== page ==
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Samsung's New Galaxy: A Data Hog Approaches

Samsung Electronics Co. Ltd. (Korea: SEC)'s latest smartphone is its attempt to take on Apple Inc. (Nasdaq: AAPL) in the software and design departments, but carriers may be more concerned about the data stress this Android monster will put on their networks.

Samsung introduced the phone at a glitzy event in London with TV presenter Suzi Perry and the London Metropolitan Orchestra playing live musical interludes between multiple Samsung demonstrations of the new device.

Features of the device include:

  • A large 4.8-inch screen but casing that makes the device not much bigger than the Galaxy S II
  • An 8-megapixel camera
  • The Android 4.0 Ice Cream Sandwich operating system
  • Face recognition software that follows your eyes, so that the phone "sleeps when you do," according to Samsung
  • A proximity sensor that allows the phone to call the person you were texting with if you lift the device to your ear
  • Voice Equalizer software to improve call quality
  • Wi-Fi collaboration software to tag and share photos with others on the same network


Samsung executives stressed that these features will help to personalize the smartphone experience for users. "Simply, Galaxy S III is a human phone that understands you," declared J.K. Shin, president of Samsung Mobile in London.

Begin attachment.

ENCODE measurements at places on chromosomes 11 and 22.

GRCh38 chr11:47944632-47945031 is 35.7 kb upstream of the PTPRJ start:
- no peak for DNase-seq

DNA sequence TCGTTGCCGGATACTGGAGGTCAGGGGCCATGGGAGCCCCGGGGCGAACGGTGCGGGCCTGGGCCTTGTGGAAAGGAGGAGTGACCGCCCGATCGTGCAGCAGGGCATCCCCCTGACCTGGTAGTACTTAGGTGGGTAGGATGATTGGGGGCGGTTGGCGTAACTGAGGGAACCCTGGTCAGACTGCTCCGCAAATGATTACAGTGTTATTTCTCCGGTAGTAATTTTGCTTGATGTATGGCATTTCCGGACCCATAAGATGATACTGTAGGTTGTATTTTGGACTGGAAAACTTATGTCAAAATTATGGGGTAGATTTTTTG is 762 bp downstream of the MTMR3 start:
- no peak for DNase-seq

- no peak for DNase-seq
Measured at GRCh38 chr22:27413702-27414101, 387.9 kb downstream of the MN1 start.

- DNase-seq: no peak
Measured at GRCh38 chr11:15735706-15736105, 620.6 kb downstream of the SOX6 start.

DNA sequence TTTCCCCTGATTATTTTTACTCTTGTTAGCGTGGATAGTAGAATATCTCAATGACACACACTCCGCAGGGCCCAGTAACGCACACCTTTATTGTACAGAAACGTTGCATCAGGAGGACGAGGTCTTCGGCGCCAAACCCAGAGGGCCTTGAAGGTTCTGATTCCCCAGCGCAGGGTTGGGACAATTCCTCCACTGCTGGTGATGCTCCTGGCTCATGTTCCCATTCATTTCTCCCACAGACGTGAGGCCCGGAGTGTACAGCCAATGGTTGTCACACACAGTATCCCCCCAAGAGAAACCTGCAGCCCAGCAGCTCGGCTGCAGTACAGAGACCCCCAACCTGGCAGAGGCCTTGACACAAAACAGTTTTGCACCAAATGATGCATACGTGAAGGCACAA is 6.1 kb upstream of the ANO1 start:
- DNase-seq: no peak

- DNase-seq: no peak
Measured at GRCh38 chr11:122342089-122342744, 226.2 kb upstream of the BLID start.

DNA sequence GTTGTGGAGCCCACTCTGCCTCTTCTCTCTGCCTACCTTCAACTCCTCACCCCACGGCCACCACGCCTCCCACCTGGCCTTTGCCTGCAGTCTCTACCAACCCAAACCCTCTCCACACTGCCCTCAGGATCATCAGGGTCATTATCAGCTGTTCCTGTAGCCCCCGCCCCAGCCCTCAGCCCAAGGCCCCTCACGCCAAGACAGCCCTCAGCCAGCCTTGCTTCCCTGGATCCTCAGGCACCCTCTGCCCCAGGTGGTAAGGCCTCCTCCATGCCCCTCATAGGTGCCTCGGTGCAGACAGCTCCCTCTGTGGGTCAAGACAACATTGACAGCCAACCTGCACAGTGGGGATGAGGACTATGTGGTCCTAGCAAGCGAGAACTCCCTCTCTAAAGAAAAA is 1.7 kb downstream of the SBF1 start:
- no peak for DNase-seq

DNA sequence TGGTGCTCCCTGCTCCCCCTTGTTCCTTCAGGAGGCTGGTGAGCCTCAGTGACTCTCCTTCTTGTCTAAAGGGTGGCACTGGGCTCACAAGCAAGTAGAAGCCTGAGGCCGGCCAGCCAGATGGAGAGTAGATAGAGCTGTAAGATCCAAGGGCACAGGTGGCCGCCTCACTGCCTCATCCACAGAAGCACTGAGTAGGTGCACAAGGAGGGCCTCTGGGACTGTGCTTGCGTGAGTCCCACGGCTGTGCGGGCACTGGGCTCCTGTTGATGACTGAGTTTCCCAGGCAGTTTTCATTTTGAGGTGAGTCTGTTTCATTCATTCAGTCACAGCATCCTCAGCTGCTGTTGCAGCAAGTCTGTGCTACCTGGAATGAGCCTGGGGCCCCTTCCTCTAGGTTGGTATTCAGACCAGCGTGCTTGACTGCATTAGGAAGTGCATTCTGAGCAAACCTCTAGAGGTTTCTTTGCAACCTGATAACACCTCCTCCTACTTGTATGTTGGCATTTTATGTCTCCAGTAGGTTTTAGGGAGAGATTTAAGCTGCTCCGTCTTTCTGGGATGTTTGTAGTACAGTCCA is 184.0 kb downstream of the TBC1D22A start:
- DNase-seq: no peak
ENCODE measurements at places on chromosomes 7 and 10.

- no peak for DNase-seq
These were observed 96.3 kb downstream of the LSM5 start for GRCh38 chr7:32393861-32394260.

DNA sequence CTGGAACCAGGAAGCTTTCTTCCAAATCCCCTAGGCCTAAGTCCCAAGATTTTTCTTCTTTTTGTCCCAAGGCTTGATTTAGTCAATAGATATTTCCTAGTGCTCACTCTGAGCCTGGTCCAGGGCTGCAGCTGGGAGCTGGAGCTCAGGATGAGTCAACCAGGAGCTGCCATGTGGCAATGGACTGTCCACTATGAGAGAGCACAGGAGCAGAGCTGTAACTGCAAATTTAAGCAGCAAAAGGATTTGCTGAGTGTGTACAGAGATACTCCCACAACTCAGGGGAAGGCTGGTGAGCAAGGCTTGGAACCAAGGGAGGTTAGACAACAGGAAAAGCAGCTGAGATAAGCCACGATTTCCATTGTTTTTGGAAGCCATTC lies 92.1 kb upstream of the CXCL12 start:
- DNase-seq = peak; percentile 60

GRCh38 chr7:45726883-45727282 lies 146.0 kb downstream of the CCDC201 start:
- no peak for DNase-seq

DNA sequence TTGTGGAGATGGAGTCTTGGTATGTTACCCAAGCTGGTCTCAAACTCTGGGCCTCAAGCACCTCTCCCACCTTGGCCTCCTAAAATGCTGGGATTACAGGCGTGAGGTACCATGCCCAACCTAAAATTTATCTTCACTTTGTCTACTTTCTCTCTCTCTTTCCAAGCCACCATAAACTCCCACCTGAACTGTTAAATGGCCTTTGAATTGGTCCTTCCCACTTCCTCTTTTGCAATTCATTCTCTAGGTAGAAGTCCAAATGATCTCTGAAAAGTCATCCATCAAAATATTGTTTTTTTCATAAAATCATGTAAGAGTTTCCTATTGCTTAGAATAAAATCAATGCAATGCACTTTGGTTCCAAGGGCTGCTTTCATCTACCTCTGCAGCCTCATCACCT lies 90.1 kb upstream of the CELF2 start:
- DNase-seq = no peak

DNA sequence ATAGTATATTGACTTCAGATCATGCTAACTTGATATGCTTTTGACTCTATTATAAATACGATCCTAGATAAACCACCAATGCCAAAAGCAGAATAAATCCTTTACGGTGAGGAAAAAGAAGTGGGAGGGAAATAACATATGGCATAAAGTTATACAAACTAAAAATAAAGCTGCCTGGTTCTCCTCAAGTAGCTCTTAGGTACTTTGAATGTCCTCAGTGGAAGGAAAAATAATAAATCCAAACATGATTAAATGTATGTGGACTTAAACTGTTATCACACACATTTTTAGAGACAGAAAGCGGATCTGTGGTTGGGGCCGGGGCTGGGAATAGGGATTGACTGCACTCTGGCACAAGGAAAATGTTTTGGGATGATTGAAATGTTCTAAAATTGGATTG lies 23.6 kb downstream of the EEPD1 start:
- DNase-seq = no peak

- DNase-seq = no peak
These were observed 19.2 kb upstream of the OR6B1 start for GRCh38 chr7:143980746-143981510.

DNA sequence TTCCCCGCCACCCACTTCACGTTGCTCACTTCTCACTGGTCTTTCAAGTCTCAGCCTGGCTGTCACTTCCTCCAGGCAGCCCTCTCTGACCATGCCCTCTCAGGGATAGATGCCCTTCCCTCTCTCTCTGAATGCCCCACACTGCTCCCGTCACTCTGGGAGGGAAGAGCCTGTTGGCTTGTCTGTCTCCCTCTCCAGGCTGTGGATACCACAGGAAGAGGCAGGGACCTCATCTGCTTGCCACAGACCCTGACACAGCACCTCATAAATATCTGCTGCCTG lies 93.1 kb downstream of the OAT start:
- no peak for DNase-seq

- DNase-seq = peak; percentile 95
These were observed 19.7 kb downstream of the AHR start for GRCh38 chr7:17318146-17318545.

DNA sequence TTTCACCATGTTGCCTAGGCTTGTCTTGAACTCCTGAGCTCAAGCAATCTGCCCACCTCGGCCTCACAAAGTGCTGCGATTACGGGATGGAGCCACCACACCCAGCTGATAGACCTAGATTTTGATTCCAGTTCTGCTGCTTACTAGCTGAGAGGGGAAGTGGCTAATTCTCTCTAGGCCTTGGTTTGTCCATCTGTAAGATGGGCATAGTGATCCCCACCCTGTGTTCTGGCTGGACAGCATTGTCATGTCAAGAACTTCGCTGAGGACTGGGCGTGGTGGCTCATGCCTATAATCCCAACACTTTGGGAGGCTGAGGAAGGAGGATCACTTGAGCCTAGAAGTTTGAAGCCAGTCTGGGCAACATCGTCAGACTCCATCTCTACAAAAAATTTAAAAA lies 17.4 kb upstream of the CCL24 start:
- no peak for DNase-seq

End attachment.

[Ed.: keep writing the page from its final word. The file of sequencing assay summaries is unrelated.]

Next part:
More than ever, in fact, Samsung executives stressed the software and design features of the phone over the hardware upgrades. A steady stream of Samsung executives, representatives and ads at the event repeated the mantra that the phone is "inspired by nature, designed for humans." [Ed note: As opposed to the previous Galaxy phones, which were actually designed for goats?] The new data hog in town
Carriers, however, are likely to be eyeing the large crisp screen of the S III and wondering what kind of data traffic it might consume and the signaling load it will place on the network.

The screen size is not much smaller than the 5.3-inch display on the Samsung phone-cum-tablet Galaxy Note. As Cisco Systems Inc. (Nasdaq: CSCO) and others have noted, tablets and other large display devices consume comparatively more data than smartphones.

"Tablets generate about five times as much traffic as smartphones," Thomas Barnett, senior manager of service provider marketing at Cisco told Light Reading Mobile in February 2011. (See Cisco: Tablets Hog More Data Than Smart Phones.) Thus, it follows that a video-friendly, large-screen smartphone can generate more data and signaling traffic than its smaller rivals. Data bottlenecks and signaling channel congestion can cause dropped calls and slow data transfers on cellular networks. (See LTE Signaling Woes Ahead?.)

The Android operating has been considered a signaling "bad boy" in the past, although Google (Nasdaq: GOOG) and its partners have started to put in upgrades to improve the situation in the operating system itself. (See NSN: Android & RIM Are Signaling Bad Boys and Android Zaps Signaling Noise .)